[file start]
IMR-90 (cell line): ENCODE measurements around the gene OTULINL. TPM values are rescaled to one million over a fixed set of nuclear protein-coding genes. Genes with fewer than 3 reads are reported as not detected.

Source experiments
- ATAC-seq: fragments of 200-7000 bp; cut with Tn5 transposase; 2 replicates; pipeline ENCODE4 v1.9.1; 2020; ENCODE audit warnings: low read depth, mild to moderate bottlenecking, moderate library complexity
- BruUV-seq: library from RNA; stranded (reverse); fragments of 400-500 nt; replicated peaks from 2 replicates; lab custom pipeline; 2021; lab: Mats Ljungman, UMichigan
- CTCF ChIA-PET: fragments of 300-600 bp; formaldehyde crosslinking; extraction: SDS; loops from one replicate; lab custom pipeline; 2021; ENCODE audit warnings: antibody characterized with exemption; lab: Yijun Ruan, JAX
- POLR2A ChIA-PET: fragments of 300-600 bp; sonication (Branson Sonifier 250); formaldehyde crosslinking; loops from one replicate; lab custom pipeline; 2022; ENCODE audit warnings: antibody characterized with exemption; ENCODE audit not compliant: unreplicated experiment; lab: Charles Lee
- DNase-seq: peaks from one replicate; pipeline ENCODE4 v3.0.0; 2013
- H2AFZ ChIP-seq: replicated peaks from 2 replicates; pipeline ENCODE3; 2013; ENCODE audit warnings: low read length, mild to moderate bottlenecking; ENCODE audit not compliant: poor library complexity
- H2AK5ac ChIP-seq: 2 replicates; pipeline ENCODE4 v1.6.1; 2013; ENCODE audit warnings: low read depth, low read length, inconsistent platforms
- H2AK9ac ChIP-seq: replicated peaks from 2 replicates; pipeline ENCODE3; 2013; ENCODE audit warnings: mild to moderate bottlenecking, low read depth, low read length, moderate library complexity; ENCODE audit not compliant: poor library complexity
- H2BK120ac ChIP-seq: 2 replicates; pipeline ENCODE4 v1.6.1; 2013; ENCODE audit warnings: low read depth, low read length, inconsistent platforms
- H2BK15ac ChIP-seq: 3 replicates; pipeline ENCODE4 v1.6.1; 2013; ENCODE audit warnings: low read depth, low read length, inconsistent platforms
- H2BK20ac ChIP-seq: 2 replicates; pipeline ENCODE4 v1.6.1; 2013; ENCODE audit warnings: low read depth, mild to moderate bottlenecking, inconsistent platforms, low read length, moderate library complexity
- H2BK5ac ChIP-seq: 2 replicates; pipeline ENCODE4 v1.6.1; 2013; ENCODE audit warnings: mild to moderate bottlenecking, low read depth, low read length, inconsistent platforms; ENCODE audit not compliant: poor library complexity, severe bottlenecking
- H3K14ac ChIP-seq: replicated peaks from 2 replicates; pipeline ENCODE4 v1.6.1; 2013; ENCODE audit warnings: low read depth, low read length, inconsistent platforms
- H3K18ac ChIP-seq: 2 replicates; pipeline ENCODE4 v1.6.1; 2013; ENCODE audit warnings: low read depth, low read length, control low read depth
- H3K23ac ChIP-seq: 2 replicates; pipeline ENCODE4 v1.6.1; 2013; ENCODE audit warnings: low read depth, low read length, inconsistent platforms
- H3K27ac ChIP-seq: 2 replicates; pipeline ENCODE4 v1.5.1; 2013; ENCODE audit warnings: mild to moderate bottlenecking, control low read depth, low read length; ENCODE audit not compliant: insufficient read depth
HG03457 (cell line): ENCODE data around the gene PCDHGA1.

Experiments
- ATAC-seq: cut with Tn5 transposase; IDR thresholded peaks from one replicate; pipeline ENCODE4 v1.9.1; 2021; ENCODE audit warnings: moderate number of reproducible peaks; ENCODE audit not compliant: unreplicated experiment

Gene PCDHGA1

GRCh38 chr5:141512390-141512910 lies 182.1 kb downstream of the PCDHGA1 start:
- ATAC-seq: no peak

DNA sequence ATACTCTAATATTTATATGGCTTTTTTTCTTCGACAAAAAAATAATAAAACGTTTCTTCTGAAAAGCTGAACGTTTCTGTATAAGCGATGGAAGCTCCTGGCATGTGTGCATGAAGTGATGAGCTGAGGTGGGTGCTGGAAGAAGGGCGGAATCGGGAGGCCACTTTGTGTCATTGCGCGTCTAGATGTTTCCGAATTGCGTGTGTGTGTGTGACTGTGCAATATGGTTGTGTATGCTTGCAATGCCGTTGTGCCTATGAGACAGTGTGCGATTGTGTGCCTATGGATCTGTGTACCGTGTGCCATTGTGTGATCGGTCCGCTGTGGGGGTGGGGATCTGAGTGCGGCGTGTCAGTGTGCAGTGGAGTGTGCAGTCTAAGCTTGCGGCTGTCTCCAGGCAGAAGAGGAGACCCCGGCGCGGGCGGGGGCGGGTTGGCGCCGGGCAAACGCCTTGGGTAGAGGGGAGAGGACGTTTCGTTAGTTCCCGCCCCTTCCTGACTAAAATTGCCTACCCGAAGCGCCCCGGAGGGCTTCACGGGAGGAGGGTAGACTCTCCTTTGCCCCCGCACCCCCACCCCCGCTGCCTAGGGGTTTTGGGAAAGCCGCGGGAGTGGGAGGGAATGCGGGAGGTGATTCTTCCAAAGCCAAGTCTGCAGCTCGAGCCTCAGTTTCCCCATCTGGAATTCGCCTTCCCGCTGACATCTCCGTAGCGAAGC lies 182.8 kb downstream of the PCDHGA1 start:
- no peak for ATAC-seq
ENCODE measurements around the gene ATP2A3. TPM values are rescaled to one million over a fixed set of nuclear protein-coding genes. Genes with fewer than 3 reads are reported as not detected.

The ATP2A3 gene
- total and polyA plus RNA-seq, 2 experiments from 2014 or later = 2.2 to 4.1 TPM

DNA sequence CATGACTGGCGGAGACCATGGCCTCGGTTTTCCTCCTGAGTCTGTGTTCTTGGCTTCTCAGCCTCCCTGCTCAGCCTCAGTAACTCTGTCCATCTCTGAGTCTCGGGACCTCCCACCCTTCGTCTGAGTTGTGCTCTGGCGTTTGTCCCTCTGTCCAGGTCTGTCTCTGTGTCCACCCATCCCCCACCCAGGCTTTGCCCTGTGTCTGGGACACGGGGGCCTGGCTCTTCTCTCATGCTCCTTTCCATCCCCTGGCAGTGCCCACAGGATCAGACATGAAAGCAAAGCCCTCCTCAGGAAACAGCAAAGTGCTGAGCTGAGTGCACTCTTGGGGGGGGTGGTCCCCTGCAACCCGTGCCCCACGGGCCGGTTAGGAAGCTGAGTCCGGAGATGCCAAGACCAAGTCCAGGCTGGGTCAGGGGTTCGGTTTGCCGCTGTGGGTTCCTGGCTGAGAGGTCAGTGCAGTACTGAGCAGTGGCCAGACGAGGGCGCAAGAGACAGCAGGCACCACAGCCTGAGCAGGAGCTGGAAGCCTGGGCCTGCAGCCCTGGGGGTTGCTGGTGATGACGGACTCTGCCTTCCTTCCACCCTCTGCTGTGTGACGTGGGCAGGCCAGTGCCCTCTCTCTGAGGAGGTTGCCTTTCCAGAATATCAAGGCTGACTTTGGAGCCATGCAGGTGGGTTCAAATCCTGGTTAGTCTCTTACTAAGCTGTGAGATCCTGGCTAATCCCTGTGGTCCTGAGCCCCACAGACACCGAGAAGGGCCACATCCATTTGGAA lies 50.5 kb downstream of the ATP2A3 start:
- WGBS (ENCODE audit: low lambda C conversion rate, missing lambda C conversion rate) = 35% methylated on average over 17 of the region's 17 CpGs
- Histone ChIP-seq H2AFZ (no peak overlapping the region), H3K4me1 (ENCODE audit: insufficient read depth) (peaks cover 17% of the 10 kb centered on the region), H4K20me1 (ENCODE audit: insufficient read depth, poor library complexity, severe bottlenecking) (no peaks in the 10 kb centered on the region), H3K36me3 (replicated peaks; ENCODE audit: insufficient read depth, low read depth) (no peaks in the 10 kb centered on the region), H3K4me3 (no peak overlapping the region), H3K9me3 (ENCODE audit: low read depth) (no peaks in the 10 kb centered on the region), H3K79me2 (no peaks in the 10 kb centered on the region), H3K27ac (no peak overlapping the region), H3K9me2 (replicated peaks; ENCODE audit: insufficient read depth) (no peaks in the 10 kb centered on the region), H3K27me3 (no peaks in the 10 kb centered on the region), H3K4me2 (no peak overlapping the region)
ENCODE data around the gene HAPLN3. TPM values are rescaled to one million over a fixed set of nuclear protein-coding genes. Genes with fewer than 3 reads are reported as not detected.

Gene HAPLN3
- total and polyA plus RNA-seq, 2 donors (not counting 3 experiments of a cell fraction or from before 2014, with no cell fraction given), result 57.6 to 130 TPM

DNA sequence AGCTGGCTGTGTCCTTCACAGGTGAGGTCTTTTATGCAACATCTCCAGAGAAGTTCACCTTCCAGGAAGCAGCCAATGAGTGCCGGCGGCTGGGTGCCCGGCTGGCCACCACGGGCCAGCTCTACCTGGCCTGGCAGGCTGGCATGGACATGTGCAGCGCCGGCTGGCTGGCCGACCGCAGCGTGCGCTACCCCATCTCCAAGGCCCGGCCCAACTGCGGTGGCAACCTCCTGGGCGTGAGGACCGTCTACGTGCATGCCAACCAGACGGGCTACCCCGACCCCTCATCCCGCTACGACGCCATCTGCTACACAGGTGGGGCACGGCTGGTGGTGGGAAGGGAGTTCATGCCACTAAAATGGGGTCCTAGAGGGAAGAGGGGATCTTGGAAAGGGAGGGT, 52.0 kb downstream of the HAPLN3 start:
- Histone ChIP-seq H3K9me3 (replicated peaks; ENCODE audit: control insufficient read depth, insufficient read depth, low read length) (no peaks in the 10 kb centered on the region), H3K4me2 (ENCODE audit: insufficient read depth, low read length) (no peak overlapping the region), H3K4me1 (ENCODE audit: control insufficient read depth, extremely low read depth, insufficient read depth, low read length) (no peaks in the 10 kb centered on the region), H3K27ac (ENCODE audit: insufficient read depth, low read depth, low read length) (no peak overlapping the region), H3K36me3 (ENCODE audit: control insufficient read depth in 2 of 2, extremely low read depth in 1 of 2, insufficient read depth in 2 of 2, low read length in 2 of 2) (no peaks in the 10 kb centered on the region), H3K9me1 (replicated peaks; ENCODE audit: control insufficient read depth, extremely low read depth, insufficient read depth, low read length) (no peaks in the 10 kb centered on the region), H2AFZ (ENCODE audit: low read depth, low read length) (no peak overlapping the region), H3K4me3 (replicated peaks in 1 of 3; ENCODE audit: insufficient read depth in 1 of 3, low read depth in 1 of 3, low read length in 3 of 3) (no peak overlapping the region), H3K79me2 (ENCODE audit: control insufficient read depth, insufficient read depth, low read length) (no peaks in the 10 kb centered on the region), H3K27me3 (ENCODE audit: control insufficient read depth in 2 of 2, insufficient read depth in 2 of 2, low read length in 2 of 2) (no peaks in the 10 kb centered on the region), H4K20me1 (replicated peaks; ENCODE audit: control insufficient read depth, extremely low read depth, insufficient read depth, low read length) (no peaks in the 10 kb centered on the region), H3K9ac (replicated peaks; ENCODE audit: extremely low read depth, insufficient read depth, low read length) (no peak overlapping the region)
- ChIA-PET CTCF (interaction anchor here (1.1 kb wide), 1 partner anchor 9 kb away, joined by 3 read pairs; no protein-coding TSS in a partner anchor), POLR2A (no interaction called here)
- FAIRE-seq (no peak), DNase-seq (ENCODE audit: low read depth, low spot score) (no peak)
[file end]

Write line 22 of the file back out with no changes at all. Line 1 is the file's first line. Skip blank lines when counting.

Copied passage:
Gene PCDHGA1